For most Americans, soccer is about one of two things: you’re either a fan or a player. Most soccer players are little spaz-kids jacked up on Capri Sun who roam in packs, chasing a ball and kicking each other in the shins. Most soccer fans in this country are the parents of the aforementioned spaz. You probably drive a mini-van/SUV and alternate with the other parents on who brings the post game snack. But wait… there’s another kind of fan: the PROFESSIONAL FOOTBALL, er soccer, fan. You pay money to go to matches, wear your team’s colors, and pretend you live in Europe/South America. These are the kinds of fans, check that, hooligans, that give soccer such a great reputation internationally. Americans have some catching up to do, but someday I believe we can be as obnoxious as our international counterparts.
Enter the Seattle Sounders FC. The Sounders are a football club that gives everyone in Seattle something they have always longed for: a reason to act like they live in a socialist European country. It also welcomes a departure from the AYSO standard of behavior; hello boozing and fighting!
Last month I attended a Sounders match with the Boeing Bungalow and friends. The ‘Bungalow’ is home to four young, male Boeing employees. They also love soccer and are Seattle Sounders FC season ticket holders. I was lucky enough to snag an extra ticket and tag along for some classic Northwest soccer debauchery.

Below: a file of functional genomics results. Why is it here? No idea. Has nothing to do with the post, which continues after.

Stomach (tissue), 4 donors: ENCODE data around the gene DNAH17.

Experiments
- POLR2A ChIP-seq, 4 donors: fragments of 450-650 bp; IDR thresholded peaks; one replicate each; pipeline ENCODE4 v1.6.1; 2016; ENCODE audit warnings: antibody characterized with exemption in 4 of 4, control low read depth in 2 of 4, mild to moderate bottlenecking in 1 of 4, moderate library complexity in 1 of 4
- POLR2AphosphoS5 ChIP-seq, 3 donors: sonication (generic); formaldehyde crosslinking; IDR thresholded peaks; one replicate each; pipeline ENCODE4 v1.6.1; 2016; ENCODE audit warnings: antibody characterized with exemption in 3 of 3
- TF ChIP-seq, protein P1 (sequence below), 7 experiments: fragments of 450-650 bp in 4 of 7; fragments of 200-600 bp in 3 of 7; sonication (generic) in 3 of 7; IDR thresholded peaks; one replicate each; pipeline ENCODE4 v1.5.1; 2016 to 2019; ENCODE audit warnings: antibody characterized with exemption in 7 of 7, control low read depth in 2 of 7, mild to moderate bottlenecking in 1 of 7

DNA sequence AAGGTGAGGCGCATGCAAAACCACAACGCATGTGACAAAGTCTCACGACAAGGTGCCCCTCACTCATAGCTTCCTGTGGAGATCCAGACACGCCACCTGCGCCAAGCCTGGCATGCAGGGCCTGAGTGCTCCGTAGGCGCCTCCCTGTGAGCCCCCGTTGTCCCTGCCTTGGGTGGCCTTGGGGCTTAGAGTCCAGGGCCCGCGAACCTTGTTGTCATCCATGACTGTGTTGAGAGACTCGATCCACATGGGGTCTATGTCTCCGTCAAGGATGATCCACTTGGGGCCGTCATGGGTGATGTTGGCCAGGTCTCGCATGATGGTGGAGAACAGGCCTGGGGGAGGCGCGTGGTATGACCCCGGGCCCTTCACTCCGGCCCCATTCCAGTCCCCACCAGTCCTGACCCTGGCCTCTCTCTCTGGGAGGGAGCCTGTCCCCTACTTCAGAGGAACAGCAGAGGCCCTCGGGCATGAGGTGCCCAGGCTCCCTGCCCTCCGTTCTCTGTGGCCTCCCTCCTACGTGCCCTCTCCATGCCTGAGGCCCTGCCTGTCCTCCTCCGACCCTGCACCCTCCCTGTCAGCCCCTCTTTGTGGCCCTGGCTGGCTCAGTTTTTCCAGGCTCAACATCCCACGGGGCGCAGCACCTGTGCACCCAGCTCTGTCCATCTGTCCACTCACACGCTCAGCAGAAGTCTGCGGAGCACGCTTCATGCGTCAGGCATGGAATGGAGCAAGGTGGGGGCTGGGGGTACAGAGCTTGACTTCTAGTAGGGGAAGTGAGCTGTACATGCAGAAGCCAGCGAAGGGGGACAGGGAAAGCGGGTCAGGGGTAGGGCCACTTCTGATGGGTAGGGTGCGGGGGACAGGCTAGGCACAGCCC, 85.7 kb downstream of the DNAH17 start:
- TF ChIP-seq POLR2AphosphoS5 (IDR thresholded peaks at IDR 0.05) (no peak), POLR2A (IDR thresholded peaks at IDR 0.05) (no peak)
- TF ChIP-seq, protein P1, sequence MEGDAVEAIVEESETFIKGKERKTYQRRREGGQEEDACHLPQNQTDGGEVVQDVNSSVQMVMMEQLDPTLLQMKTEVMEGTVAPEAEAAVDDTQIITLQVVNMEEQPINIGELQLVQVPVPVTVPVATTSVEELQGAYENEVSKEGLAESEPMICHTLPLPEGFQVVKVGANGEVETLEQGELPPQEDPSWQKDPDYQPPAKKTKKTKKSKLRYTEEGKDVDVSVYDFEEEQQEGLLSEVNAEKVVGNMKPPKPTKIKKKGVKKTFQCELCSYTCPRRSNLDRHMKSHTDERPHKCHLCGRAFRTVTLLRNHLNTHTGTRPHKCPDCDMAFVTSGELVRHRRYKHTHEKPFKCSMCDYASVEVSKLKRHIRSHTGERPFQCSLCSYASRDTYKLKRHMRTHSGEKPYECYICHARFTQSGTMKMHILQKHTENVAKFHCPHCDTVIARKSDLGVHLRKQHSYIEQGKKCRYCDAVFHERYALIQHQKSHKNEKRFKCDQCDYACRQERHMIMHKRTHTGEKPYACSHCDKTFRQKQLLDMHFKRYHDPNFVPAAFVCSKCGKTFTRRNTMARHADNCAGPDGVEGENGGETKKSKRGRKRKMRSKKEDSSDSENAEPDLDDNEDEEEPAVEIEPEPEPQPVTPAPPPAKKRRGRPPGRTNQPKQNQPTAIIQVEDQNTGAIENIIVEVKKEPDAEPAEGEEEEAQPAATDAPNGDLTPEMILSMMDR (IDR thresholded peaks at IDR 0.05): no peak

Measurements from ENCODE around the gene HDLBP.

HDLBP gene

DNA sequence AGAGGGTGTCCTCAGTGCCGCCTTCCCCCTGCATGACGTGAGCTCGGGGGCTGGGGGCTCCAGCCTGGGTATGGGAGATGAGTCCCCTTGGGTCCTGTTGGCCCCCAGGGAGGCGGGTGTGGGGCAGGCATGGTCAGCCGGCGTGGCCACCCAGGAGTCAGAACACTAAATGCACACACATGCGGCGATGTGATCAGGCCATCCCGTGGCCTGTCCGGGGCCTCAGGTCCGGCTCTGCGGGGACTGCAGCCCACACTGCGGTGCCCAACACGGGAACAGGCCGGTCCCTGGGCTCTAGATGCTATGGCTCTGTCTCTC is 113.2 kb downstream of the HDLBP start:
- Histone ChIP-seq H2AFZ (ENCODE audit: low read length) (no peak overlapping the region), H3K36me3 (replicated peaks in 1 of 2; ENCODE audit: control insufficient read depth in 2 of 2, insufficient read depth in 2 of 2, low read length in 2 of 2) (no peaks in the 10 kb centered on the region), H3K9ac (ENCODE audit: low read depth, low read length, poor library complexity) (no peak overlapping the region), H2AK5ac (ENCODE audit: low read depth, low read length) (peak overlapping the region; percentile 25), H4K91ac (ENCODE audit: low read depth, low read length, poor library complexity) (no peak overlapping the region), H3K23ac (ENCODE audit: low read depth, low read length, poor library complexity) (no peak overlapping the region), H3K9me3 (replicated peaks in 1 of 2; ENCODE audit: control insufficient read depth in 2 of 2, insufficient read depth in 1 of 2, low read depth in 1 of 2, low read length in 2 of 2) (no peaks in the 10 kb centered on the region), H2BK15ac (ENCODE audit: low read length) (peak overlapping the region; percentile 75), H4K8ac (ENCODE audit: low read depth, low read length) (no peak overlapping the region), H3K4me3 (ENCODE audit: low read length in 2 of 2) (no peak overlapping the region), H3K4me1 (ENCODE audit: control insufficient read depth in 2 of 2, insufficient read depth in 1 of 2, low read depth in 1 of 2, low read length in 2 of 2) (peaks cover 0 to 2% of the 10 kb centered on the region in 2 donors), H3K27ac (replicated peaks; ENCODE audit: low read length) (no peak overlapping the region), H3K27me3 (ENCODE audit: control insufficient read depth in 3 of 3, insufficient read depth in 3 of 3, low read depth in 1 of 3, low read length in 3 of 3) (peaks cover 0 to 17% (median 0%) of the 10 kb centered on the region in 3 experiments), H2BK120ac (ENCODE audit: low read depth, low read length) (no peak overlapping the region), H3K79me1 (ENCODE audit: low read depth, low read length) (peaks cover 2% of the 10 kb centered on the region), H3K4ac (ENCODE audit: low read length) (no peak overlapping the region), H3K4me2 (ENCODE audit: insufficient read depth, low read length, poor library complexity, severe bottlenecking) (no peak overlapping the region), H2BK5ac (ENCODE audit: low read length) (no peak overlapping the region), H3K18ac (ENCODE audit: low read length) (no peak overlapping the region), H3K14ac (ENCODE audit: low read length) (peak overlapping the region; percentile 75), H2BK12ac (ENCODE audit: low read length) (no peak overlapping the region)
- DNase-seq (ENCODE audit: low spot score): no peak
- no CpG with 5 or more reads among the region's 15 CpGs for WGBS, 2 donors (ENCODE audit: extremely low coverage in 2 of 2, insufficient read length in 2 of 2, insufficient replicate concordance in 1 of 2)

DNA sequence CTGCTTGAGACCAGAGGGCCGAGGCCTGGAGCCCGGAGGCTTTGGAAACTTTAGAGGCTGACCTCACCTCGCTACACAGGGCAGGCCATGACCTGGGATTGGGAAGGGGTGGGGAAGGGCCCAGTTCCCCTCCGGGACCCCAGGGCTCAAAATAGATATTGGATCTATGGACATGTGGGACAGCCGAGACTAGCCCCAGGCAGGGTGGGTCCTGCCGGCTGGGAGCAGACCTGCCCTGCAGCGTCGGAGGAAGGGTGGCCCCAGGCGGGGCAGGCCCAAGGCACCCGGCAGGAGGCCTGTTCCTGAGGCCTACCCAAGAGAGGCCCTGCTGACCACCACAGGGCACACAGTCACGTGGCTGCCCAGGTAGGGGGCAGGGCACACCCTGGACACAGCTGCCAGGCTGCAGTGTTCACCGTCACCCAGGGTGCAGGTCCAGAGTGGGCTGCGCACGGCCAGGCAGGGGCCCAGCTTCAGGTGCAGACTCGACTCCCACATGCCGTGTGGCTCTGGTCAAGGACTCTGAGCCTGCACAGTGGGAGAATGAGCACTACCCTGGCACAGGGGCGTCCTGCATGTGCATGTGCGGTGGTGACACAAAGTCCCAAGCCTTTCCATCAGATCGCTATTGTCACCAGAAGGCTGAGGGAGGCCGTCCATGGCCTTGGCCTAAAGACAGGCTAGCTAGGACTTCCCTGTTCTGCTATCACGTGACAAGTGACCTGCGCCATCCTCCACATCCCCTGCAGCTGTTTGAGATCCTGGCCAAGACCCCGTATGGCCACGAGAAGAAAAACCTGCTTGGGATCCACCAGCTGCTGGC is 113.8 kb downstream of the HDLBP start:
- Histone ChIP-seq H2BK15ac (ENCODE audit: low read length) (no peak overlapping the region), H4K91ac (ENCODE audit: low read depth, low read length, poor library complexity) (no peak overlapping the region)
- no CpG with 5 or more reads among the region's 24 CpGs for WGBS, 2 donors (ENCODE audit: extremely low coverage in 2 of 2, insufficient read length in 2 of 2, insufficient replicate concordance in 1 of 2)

Brett, who is always an entertaining character, consumed the contents of a flask on our way to the XBOX 360 Pitch at Qwest Field. Keeping on eye Brett were his roommates and BCFP peers, Matt, Scott & Keith.
After monkeying around in the streets of Pioneer Square, we eventually made it inside the stadium. Qwest Field is the home of the Seattle Seahawks, an American football team. To accommodate the smaller Major League Soccer attendances, the folks at Qwest covered the upper deck seating with inspiring murals stretched over canvas. Even though the Sounders draw an impressive 20,000 fans, the decorations go a long way in making the 72,000 seat stadium feel more full than empty.
In true Euro fashion, the match opens with some bizarre ceremony that involves flags. How long do you have to do something to have it be considered a tradition in the MLS? 1 season? Three games? If the flags and confetti aren’t Anglo enough for you, don’t worry, the Sounders have employed a British stadium announcer. Cheers!
Although I joke around about the obvious European envy of most soccer fans, the opening ceremony was unique. It certainly reminded me that I was not at a baseball or football game—this is futbol, American style. Part of the appeal of MLS is that it isn’t the same old sporting stereotypes applied to soccer. Despite what my tongue-in-cheek Europhobic comments might suggest, I actually was entertained and had a great time. Everyone should be so lucky to go to a soccer game with Brett. Hint: there is more than Dr. Pepper in that can.
Using soccer standards, I was also satisfied with the action on the field. Despite being down a player due to a red card, the Sounders hung with the Kansas City Wizards through the first half. After 45 minutes of play the game was deadlocked at 0-0. The Wizards must have had better orange slices at halftime; they took a 1-0 lead in the second 45. After both teams punted the ball back and forth for a few more minutes, the refs blew the whistle and the match ended. It was mildly historic as this was the Sounders first ever loss.